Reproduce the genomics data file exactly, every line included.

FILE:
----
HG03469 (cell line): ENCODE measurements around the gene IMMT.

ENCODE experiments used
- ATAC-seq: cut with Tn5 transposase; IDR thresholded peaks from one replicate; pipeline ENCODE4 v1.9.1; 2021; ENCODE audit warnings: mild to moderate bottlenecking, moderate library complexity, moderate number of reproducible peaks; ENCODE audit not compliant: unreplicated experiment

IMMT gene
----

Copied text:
HG03469 (cell line): ENCODE measurements around the gene IMMT.

ENCODE experiments used
- ATAC-seq: cut with Tn5 transposase; IDR thresholded peaks from one replicate; pipeline ENCODE4 v1.9.1; 2021; ENCODE audit warnings: mild to moderate bottlenecking, moderate library complexity, moderate number of reproducible peaks; ENCODE audit not compliant: unreplicated experiment

IMMT gene